Market research: How involved should the PMM be?

Get in the driver’s seat

The role of the Product Marketing Manager (PMM) is to be a driver of market research. We know the products, the features, messaging, and the positioning better than anyone in the company. The experienced PMM has engineering partners on his team who have communicated the design, components, uniqueness, issues/potential weaknesses, direction and competitive positioning to him from an engineering perspective. The experienced PMM also works closely with sales and talks with customers to get some sense of how customers view current products and competitive offerings, as well as how they see their needs changing over time. From these data, the PMM either works with the market research team to design the project(s) or does it himself.                           Continue reading

Process Improvement: Intro to Agile

The high-tech industry has followed a proven method of product management that works quite nicely in a number of industries for everything from hydrophilic guide-wires to notebook computers to refrigerators—plan, develop, launch, EOL. When the product leaves the planning stage, it is pretty well defined. It gets on the POR and roadmaps are created. MRDs, PRDs are written: It is built and launched. It’s a pretty simple paradigm. But what if the product has characteristics that require it to change during the development process? What if there is a need for continual customer feedback as the product moves forward through the development cycle? The traditional “HW model” doesn’t work. This is where Agile has earned its stripes. Continue reading

Do we need more people or stronger people?

Myopia will blind you

The product groups within most companies add more and more people as the company grows. It is exciting to be a part of a company that is in the midst of a meteoric growth. New faces bring new experiences and feed the high emotional energy already present to create an overwhelming euphoria. There is a feeling that this will go on forever. The Finance and HR teams try to be the pragmatic voices; however, how can you challenge our success? After all, we ARE Compaq, Digital, Wang, Concurrent, NetFRAME, AST Research, etc.!!! When one brings up the fact that the next tier is very aggressive and is about to kick us between the legs, you hear things like “THAT will never happen!” Or “You don’t know what you are talking about.” However, when business slows and their jobs or bonuses are jeopardized, the upper management of a company then looks at these same groups to cut overhead to make the P&L look better. Too cynical a viewpoint? For the purposes of this article…no. I have seen this phenomenon many times.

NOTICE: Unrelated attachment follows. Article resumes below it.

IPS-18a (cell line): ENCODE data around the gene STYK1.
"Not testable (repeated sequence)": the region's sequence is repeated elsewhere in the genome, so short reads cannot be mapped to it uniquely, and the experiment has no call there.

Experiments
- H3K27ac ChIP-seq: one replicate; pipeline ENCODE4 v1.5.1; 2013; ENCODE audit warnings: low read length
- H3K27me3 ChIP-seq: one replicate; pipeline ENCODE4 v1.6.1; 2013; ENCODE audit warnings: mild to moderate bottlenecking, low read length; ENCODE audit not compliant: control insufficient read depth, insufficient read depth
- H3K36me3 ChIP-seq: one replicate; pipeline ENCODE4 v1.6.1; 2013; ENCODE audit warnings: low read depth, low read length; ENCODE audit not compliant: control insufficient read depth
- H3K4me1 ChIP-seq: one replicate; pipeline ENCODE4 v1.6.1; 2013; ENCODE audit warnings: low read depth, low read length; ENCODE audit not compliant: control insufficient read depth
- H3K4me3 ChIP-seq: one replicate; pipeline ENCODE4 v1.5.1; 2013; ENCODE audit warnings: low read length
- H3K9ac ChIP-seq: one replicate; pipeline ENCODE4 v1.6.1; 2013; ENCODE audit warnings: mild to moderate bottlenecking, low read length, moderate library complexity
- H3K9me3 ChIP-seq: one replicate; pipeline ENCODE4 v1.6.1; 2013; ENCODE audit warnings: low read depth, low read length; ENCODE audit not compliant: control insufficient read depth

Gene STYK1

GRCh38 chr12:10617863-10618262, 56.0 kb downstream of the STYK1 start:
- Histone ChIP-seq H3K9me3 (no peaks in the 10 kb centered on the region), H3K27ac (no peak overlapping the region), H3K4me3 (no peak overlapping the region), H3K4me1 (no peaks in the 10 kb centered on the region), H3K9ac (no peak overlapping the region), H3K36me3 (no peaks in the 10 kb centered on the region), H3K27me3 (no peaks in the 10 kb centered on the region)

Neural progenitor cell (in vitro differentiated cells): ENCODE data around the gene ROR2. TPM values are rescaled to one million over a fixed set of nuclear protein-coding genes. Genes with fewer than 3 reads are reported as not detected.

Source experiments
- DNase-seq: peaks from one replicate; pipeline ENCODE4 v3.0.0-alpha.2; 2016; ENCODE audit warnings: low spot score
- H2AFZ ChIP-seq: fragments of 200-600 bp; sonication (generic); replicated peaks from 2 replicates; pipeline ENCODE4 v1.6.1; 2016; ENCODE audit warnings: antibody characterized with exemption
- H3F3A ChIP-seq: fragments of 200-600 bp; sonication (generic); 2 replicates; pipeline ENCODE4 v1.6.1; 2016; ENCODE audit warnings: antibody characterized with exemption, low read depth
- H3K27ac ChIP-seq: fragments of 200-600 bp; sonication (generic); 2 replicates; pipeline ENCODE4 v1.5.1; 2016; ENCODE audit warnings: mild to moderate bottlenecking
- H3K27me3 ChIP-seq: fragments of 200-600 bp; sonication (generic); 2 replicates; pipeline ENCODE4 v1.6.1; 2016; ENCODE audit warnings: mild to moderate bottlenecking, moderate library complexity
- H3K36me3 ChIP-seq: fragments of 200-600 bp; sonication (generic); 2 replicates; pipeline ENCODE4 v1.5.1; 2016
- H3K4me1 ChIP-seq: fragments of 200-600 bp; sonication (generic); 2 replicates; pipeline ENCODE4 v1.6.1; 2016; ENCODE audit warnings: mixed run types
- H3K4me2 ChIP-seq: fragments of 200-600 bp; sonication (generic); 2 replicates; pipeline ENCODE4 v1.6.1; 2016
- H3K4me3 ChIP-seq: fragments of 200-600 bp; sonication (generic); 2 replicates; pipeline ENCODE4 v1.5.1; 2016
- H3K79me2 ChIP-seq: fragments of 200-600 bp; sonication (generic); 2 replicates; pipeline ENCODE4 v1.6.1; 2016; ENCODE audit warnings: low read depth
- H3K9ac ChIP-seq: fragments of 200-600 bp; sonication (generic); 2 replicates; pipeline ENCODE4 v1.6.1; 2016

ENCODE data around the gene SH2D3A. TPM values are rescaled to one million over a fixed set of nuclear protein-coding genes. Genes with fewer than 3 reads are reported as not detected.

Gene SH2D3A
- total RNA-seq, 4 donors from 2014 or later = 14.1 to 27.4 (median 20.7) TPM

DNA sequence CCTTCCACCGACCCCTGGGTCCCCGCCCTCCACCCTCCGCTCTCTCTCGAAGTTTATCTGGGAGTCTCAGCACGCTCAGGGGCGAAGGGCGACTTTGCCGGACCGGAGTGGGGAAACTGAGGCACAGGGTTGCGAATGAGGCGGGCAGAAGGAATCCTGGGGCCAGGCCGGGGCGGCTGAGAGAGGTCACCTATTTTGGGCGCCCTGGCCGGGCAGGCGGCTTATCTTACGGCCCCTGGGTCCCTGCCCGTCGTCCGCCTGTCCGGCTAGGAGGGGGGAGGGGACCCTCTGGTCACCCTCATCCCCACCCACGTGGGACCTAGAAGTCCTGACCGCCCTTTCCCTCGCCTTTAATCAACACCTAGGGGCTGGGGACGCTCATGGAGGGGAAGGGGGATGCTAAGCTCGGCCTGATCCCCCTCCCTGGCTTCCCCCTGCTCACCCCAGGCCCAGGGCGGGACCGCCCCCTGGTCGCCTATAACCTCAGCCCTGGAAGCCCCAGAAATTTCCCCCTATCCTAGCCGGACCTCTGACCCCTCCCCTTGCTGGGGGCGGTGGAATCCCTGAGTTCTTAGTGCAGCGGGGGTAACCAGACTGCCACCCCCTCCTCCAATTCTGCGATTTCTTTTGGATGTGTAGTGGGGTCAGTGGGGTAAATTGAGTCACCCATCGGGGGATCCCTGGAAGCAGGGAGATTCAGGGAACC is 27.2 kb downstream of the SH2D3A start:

What can you do?

Now that the framework has been set up, what can you do as a product person?! It seems rather bleak…doesn’t it? Hardly. A Product Manager (PM) or a Product Marketing Manager (PMM) can have a profound impact on an organization by managing up and over, regardless of the size of the company. Do we need both PMs and PMMS? The answer is…it depends. As the company grows, the decisions carry with them more responsibility (dollars); consequently, the quality of output is heavily stressed versus the quantity. The activities are very similar in both company types. It’s the depth that changes. It’s for this reason that a functional shift occurs and new titles emerge—Planners, Business Development Managers, PMs, PMMs, SEO Managers, geo marketing managers, channel marketing managers, industry marketing managers, BI, Analytics Manager. The market gets sliced and diced until there is a marketing manager responsible for every major segment of the market and every customer type. As a PM/PMM, what does this mean? Please Chris…tell me something good!       Continue reading

Process Improvement: Intro to Six Sigma

A business’ sales can flatten out due to competitive pressures, market saturation, economic conditions, or even a failure to evolve. The reason for which doesn’t matter for the purposes of this discussion. Sales and Marketing efforts don’t seem to be effective. What is the next logical step for a company? Cut costs. There are a variety of ways to “save” money. At Digital Equipment Corporation, they reduced their head-count to reduce costs. The mantra at The Home Depot with Bernie and Arthur was “Sales Cures All.” At some point, even more sales can’t over-come operational irresponsibility. At The Home Depot, Bob Nardelli leveraged his experience with process improvement at GE in an attempt to make The Home Depot a more operationally responsible company. It was through his effort that Six Sigma principles were put in place. Were they executed effectively? I’m sure everyone who reads this has been to a Home Depot store in the last couple of years. How was their Customer Service? Did it more closely resemble a Wal-Mart with lumber and no ice cream?! The challenge is to put the principles into practice without losing sight of why you are doing them and what it does to/for your “customers.”

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